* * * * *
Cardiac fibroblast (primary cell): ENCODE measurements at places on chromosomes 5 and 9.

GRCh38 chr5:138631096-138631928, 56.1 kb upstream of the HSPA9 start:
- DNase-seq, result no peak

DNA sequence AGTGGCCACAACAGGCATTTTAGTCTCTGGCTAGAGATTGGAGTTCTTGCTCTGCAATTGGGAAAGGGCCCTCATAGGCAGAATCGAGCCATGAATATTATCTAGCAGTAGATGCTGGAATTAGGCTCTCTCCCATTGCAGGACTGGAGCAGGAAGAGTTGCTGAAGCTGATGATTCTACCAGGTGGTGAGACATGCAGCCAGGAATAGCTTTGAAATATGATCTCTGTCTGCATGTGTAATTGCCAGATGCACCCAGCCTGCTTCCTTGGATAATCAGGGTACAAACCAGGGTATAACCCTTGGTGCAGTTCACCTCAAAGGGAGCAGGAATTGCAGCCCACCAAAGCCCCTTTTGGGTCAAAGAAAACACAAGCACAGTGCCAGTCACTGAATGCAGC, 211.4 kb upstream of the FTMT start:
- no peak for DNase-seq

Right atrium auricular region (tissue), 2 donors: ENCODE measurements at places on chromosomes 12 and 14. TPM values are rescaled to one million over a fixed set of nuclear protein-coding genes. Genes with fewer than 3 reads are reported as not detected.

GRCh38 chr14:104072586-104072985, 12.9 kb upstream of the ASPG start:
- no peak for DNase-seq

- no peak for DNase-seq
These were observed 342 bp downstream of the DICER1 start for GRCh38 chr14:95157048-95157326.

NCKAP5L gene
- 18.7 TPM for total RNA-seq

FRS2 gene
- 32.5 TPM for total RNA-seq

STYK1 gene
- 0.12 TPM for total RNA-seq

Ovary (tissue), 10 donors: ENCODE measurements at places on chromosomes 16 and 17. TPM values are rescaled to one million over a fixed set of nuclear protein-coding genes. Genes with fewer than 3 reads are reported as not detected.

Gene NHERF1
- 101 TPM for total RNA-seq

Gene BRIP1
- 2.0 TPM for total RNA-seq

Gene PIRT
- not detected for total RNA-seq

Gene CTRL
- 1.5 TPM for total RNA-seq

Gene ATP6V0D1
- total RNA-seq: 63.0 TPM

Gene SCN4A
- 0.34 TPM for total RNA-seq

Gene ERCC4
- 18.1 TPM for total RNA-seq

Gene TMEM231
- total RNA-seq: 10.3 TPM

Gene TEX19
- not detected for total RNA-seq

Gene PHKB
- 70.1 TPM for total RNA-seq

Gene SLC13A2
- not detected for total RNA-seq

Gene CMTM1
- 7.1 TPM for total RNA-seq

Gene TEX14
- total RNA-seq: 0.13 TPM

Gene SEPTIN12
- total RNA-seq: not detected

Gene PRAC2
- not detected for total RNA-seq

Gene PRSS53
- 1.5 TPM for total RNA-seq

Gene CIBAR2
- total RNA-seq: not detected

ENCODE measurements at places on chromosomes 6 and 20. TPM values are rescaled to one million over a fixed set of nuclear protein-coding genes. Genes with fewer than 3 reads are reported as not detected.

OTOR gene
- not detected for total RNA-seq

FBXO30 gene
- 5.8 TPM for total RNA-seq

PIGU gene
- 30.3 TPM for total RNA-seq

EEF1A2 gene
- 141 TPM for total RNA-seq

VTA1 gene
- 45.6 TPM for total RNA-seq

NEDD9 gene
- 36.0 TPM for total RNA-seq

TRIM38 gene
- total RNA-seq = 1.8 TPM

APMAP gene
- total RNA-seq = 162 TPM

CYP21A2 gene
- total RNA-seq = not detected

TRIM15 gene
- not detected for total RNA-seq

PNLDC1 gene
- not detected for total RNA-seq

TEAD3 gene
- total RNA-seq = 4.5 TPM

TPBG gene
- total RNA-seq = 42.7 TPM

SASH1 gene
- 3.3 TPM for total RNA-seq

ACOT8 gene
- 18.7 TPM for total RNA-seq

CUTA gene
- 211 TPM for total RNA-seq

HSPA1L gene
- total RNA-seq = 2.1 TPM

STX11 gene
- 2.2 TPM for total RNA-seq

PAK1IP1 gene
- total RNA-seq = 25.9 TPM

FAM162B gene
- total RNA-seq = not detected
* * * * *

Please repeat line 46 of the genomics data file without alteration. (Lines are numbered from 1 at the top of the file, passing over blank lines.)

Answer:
Gene PRAC2